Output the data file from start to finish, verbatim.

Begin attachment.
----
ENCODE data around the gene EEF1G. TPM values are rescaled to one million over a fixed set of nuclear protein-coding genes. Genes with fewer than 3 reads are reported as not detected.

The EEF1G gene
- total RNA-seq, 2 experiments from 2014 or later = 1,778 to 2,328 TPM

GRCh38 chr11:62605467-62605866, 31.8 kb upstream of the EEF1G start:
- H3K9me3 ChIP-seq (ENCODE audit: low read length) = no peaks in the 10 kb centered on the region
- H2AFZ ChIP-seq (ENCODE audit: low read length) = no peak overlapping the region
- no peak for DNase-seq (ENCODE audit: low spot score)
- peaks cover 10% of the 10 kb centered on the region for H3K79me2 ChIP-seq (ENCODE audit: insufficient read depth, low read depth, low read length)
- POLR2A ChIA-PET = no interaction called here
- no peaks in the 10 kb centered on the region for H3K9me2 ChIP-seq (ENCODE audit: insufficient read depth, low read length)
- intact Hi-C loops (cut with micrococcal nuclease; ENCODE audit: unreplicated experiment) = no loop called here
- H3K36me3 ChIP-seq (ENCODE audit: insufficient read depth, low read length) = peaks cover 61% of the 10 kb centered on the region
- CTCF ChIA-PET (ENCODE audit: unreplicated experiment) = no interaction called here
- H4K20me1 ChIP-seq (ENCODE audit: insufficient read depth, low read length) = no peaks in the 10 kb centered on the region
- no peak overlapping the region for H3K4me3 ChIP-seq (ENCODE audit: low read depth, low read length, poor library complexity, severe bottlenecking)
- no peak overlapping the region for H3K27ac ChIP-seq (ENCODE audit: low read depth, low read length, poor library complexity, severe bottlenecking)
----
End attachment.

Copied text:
ENCODE data around the gene EEF1G. TPM values are rescaled to one million over a fixed set of nuclear protein-coding genes. Genes with fewer than 3 reads are reported as not detected.

The EEF1G gene
- total RNA-seq, 2 experiments from 2014 or later = 1,778 to 2,328 TPM

GRCh38 chr11:62605467-62605866, 31.8 kb upstream of the EEF1G start:
- H3K9me3 ChIP-seq (ENCODE audit: low read length) = no peaks in the 10 kb centered on the region
- H2AFZ ChIP-seq (ENCODE audit: low read length) = no peak overlapping the region
- no peak for DNase-seq (ENCODE audit: low spot score)
- peaks cover 10% of the 10 kb centered on the region for H3K79me2 ChIP-seq (ENCODE audit: insufficient read depth, low read depth, low read length)
- POLR2A ChIA-PET = no interaction called here
- no peaks in the 10 kb centered on the region for H3K9me2 ChIP-seq (ENCODE audit: insufficient read depth, low read length)
- intact Hi-C loops (cut with micrococcal nuclease; ENCODE audit: unreplicated experiment) = no loop called here
- H3K36me3 ChIP-seq (ENCODE audit: insufficient read depth, low read length) = peaks cover 61% of the 10 kb centered on the region
- CTCF ChIA-PET (ENCODE audit: unreplicated experiment) = no interaction called here
- H4K20me1 ChIP-seq (ENCODE audit: insufficient read depth, low read length) = no peaks in the 10 kb centered on the region
- no peak overlapping the region for H3K4me3 ChIP-seq (ENCODE audit: low read depth, low read length, poor library complexity, severe bottlenecking)
- no peak overlapping the region for H3K27ac ChIP-seq (ENCODE audit: low read depth, low read length, poor library complexity, severe bottlenecking)